Surroundings of Jastarnia
Góra Lubek (commonly called. Libek) is the highest dune (12,5 m above sea level) in the western part of the Hel Peninsula. The name „Lubek” comes from the ship „Lübeck” which ran aground here and crashed in mid-17th c. A story has it that it was looted by the inhabitants of the peninsula and the castaways were killed.
It wasn’t until two weeks after the battle of Wielka Wieś (today Władysławow) that German ground forces launched an attack against the Hel Peninsula. At that time a reconnaissance of Polish forces was being made and German artillery and navy were fighting against Polish batteries.
In1945 the German troops that were defending the Hel Peninsula prepared numerous field fortifications. They used places fortified already in 1939, a particularly strong defense was set up on the line between Chałupy and Kuźnica villages. Three fortified lines with anti-tank trenches and two dikes joining the sea with the bay were made.
The ambition to gain control over the Baltic’s waters as well as Polish-Swedish wars over king Vladislaus IV’s heritage led to the creation of the Polish Navy in the first half of the 17th c. The new fleet needed a new sea base, independent of Gdańsk and deeper than Puck.
The decision was made, therefore, to build a new naval port on the Hel Peninsula together with defensive fortifications.
In the spring 1939, in the face of war with Germany, the decision was made to build permanent fortifications for the defense of the Fortified Front „Hel” from land. The location was chosen in the middle of the peninsula’s length, i.e. around 3 km from Jastarnia and 8 km from the area of the Fortified Front „Hel”.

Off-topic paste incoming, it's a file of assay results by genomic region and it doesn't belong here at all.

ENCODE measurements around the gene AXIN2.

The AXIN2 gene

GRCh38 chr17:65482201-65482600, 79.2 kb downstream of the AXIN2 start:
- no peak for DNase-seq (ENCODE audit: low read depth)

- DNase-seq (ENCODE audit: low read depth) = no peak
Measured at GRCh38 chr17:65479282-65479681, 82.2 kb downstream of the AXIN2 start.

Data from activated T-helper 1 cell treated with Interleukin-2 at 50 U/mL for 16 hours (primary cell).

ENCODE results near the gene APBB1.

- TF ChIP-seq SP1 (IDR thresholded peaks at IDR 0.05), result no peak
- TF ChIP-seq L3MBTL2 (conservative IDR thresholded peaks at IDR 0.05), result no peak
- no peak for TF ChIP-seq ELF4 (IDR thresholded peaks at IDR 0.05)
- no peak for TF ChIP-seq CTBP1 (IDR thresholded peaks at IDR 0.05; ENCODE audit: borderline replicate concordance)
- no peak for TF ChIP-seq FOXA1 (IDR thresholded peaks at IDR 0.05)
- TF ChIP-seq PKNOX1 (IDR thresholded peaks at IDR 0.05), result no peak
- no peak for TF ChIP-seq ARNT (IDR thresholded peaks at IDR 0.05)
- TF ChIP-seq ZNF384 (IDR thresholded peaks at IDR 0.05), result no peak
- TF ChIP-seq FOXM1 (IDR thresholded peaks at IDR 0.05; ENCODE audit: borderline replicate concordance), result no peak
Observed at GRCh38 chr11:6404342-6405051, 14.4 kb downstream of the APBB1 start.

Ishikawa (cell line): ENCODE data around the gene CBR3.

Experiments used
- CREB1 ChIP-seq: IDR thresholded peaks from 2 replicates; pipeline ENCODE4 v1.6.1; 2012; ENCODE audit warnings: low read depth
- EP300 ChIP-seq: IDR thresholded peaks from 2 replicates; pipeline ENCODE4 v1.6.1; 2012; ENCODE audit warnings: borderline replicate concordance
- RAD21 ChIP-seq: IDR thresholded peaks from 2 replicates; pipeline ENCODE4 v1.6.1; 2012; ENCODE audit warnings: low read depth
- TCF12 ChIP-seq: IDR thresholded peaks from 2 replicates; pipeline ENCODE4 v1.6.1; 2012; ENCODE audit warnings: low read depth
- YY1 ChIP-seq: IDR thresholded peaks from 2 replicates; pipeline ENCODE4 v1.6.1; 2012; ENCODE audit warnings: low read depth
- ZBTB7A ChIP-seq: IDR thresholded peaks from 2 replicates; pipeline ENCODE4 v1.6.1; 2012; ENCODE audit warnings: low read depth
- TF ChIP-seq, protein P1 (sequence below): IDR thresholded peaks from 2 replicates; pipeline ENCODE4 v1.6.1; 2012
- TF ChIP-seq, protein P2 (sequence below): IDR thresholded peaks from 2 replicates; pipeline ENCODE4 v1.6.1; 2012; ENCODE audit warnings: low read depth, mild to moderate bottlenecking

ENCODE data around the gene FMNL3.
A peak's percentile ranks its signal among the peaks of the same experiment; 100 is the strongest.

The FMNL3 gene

The port in Jastarnia was built in 1926-1931, and the dug- out sand was used to shape the dockside and level the surrounding area. Although the port was planned to serve fishing boats, it was made 5 metres deep and given long docksides. The naval port in Hel did not exist at that time, so such size allowed to berth warships.
Already in 1939, while creating the Kriegsmarine in Gdynia, the German command decided to use the Puck Bay as torpedo proving grounds. The Hel Peninsula shelters its waters, thus providing convenient conditions for test- firing of torpedoes and their recovering after the tests.
The importance of Gdynia, invaded in 1939, as the new base of the Kriegsmarine on the Baltic, resulted in an immediate installing of heavy artillery in the Gdańsk Bay. A year later, during the preparations for the war with the Soviets, the plan to strengthen the defense with the heaviest artillery was implemented. On the Hel Peninsula, next to onshore batteries equipped with cal.
The Hel Peninsula belonged entirely to the Crown of the Kingdom of Poland until 1526, when the settlement of Hel together with half of the spit was handed over to the City of Gdańsk by king Sigismund I in exchange for the access to the Elbląg port.
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